Sam:If we are refusing service to sinners in our own self-righteousness, then no, we are not a picture of this at all. When I think about how Christ actually interacted with people, I come to the stories of Matthew becoming a disciple of Christ in Matthew 9 and of Christ performing His first miracle of turning water into wine at a wedding in John 2. I think of the Samaritan woman at the well in John 4 and the woman caught in adultery in John 8. He was gentle and kind with these people and they were not religious or righteous people.
Matthew was a tax collector, and they were known at the time to be swindlers and robbers, working for Rome and charging more for taxes than required so they could skim some money off the top for themselves. The people at the wedding that ran out of wine, well, think about it – they’d already consumed ALL the wine. It’s not like there wasn’t any and Jesus let everyone have just a taste. It wasn’t grape juice. They drank it ALL, they might’ve already been a little tipsy! The Samaritan woman was supposed to be off limits to a Jewish man because they weren’t even really regarded as people of equal value or stature. The woman caught in adultery, I mean… she was found with a man who wasn’t her husband and pulled out to be stoned according to the law of Moses. I think that speaks for itself about where she was at spiritually and emotionally.
These were definitely not the cream of the religious crop. Yet according to what Jesus said Himself in Matthew 9:12-13, “It is not the healthy who need a doctor, but the sick. But go and learn what this means: ‘I desire mercy, not sacrifice.’ For I have not come to call the righteous, but sinners.” And I guess the way that I apply that concept is that I myself was called to Christ BECAUSE I too am a sinner. Romans 3:23 makes that obvious: “For all have sinned and fall short of the glory of God.” I’m a part of “all.” And I’m a sinner that was saved by grace and by mercy through Christ’s own sacrifice. I don’t have to make any sacrifice other than to love the Lord my God with all my heart, soul, strength, and mind (Luke 10:27), and because of His grace and mercy, I choose to extend grace and mercy to sinners, meaning everyone. Meaning same-sex couples. Meaning same-sex couples seeking me for my photography services.
On the flip side of that, however, Christ was really harsh in dealing with those folks that were the religious elites, the Pharisees. He flipped the table in the temple in Matthew 21 and called them self-absorbed, hypocritical, wicked, lying, “broods of vipers in Matthew 23.  Read it; Jesus throws the hammer down in Matthew 23. Then in 1 Corinthians 5, Paul talks about not being associated with the sexually immoral, but what I think a lot of people miss is that the person he’s making an example of was INSIDE the church, was a religious person. He says in verses 11-13, “But now I am writing to you that you must not associate with anyone who claims to be a brother or sister but is sexually immoral or greedy, an idolater or slanderer, a drunkard or a swindler. Do not even eat with such people. What business is it of mine to judge those outside the church? Are you not to judge those inside? God will judge those outside. ‘Expel the wicked person from among you.’” (NIV). Again, the way that I apply that verse to my own life is that I should be much more concerned with how my brothers and sisters claiming Christ are reflecting His character and how they are living their lives than the people outside the church. Again, the world is supposed to be the world. It belongs to Satan (John 14:30, 2 Corinthians 4:4). Why do we expect it to be anything less? But for us who claim to belong to Christ – the percentage of us getting divorces, addicted to porn, having pre-marital sex and co-habitating before marriage, or gluttonously hording our wealth and living extravagantly lavish and immodest lives should be much more a concern for the church than the sins of the world.  In my opinion.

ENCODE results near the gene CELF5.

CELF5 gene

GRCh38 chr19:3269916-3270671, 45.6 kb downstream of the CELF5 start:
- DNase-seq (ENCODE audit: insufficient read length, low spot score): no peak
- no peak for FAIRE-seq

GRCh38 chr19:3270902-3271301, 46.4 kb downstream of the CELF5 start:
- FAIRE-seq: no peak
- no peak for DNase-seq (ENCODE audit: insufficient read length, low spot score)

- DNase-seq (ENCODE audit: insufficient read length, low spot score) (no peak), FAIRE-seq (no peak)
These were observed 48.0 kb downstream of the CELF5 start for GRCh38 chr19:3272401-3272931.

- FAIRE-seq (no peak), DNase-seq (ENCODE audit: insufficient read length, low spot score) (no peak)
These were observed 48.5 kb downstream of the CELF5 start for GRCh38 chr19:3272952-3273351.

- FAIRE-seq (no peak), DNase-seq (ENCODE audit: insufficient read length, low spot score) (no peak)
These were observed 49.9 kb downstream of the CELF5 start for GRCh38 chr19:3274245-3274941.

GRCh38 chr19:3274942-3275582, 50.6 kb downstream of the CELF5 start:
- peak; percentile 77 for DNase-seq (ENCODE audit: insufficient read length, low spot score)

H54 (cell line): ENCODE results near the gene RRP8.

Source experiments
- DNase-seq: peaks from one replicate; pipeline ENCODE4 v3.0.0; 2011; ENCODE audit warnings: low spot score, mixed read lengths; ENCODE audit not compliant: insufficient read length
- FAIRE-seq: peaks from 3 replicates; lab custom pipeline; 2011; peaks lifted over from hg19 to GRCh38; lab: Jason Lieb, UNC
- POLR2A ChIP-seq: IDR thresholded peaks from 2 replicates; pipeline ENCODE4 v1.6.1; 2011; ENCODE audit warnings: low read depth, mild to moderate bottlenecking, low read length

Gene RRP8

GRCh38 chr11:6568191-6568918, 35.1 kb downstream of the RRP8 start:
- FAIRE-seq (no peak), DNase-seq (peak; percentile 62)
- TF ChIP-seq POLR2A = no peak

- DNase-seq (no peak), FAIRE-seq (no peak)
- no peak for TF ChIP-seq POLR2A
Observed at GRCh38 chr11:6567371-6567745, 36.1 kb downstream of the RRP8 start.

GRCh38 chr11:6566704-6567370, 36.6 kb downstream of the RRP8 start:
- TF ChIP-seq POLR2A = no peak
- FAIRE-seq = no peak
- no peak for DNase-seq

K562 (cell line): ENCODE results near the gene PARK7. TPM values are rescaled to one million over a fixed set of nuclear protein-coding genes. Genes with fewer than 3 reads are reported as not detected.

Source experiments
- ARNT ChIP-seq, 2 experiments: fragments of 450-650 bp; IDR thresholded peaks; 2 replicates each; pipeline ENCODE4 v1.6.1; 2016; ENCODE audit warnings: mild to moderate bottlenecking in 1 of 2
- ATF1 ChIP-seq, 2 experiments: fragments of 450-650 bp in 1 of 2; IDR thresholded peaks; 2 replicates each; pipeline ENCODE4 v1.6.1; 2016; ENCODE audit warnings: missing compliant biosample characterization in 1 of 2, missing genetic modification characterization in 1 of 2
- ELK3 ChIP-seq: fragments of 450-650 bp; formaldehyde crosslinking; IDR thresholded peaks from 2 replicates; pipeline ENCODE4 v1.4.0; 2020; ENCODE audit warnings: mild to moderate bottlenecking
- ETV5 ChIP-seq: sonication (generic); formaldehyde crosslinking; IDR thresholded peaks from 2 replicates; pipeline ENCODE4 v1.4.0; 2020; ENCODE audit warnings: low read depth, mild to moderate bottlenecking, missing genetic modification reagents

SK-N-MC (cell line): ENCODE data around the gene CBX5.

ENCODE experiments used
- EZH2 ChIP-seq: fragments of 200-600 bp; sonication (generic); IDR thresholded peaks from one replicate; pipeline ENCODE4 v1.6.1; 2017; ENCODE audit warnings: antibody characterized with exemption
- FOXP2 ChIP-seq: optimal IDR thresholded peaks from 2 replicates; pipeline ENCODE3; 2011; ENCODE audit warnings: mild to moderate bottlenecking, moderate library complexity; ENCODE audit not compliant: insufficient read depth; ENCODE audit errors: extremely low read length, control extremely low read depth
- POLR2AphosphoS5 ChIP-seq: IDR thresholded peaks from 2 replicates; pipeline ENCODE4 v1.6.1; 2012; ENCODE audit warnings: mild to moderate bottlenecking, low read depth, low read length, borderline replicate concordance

3.     If a Christian provider is to refuse service to homosexuals based on Biblical principles, should they then also refuse service to those who are divorced, living together before marriage and engaging in premarital sex, addicted to drugs and/or alcohol, etc?